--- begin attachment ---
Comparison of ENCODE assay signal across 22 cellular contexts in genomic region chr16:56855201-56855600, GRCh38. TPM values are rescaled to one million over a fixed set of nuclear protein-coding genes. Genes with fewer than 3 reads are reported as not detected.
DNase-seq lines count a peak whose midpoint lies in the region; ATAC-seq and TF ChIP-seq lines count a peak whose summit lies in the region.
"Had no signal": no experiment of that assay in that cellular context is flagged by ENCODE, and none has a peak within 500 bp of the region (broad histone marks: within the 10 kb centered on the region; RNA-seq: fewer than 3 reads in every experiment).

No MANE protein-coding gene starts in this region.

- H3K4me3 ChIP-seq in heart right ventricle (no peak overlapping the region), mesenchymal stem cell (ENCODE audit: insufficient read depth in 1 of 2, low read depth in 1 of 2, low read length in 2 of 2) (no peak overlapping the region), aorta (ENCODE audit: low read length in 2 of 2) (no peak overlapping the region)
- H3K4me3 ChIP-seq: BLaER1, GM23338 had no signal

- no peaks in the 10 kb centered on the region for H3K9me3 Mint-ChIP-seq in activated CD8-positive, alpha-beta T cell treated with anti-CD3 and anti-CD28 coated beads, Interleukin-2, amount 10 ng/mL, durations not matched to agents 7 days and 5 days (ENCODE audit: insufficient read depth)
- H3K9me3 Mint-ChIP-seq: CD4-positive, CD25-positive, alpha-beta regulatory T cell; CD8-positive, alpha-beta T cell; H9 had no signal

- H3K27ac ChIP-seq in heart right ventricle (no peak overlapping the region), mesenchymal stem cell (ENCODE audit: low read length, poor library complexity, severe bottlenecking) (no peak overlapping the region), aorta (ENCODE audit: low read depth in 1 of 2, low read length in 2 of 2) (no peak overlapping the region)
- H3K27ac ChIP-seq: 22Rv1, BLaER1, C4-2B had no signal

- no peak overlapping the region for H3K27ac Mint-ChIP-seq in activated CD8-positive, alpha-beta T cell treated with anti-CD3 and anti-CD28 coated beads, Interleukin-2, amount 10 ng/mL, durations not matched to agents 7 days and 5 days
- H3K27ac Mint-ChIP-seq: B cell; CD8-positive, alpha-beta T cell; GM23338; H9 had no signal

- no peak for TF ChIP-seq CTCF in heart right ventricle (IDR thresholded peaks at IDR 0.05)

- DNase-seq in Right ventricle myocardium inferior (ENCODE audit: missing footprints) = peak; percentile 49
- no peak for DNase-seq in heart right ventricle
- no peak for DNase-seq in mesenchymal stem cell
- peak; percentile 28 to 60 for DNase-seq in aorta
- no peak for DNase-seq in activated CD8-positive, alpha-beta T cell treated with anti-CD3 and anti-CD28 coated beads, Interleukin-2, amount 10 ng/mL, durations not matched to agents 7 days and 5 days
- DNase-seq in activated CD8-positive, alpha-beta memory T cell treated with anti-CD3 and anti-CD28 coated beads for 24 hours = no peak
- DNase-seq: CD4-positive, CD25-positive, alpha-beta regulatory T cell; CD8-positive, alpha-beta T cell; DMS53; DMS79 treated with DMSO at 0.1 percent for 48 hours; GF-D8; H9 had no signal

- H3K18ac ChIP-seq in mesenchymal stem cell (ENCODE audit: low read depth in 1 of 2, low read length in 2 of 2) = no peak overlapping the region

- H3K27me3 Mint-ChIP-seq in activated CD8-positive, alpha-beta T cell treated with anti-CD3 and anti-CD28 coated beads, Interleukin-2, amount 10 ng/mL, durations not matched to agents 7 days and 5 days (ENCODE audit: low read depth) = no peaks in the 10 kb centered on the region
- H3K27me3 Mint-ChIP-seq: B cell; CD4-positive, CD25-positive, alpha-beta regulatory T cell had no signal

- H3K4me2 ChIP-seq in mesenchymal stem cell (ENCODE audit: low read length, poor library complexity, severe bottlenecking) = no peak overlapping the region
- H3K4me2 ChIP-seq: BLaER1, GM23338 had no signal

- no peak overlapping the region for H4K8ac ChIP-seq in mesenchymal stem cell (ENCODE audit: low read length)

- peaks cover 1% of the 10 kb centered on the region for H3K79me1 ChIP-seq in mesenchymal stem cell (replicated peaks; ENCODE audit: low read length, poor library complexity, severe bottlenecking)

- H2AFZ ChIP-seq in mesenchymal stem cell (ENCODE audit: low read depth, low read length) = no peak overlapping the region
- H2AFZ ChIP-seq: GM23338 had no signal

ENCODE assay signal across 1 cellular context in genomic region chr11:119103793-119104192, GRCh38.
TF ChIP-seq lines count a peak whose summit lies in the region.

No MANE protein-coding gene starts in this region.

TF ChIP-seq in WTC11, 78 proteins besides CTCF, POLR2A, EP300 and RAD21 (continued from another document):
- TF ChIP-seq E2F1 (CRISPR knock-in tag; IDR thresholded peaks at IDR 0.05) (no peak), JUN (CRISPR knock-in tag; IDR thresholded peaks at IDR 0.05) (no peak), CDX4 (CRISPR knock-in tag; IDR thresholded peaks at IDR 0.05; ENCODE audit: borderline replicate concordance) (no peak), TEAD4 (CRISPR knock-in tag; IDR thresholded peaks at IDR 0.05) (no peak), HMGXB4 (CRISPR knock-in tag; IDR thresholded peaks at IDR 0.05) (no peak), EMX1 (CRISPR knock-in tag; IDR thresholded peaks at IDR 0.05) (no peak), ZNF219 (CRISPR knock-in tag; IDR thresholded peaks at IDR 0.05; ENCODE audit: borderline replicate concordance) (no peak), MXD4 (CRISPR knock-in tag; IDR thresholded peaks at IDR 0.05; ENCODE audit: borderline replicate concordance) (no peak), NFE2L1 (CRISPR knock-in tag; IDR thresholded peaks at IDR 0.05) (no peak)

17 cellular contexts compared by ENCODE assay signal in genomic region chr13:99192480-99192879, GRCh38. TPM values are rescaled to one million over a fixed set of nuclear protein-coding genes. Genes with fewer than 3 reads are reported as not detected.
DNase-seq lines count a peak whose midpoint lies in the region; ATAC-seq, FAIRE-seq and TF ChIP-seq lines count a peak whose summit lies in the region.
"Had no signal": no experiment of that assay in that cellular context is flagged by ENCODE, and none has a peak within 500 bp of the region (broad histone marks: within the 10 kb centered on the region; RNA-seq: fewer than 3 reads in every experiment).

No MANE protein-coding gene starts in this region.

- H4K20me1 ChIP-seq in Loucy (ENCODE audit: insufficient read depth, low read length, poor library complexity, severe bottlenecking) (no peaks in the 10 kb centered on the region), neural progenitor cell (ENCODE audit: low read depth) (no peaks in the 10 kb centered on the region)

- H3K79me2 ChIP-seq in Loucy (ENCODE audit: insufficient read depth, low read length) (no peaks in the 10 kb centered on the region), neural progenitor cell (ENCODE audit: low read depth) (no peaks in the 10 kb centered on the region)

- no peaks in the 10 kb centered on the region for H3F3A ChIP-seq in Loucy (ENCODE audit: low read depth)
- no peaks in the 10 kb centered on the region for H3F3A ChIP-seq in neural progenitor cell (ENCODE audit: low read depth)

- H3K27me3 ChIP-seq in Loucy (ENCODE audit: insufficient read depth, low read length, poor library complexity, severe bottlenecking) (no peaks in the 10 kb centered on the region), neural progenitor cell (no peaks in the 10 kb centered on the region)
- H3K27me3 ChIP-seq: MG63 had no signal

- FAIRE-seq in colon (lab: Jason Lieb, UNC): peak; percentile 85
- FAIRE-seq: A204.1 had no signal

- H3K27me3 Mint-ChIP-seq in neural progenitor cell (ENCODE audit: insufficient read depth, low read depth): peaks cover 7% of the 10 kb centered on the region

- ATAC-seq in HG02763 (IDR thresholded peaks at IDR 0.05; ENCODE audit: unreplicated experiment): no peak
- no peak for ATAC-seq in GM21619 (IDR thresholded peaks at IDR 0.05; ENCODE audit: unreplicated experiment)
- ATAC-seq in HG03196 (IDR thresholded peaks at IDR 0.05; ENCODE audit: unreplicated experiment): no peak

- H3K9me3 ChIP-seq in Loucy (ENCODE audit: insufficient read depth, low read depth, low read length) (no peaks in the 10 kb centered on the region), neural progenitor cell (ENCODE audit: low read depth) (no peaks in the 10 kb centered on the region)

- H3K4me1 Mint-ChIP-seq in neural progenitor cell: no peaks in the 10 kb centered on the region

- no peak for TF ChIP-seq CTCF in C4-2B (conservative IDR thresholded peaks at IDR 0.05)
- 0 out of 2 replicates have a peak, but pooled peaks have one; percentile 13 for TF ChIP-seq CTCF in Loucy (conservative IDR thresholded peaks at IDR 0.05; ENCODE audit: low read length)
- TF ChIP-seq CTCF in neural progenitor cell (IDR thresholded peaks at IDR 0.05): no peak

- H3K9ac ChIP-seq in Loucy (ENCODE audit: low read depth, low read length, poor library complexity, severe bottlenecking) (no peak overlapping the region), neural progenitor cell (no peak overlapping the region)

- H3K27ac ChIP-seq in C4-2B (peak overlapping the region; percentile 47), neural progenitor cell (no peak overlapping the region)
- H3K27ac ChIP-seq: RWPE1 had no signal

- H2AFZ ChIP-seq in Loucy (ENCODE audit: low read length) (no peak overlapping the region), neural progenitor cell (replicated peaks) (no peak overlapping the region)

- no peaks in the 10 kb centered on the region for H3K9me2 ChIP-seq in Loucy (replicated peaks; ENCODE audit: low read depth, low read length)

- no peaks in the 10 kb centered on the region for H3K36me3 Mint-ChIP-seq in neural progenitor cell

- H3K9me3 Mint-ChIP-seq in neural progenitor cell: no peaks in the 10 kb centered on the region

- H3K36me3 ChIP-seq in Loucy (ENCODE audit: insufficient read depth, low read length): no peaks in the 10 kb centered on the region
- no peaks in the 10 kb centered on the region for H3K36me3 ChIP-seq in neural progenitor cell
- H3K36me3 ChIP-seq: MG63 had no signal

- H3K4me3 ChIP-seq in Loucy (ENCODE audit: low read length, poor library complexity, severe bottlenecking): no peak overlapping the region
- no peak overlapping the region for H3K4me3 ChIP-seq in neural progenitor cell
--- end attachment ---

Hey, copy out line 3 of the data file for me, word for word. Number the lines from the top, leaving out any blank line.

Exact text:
"Had no signal": no experiment of that assay in that cellular context is flagged by ENCODE, and none has a peak within 500 bp of the region (broad histone marks: within the 10 kb centered on the region; RNA-seq: fewer than 3 reads in every experiment).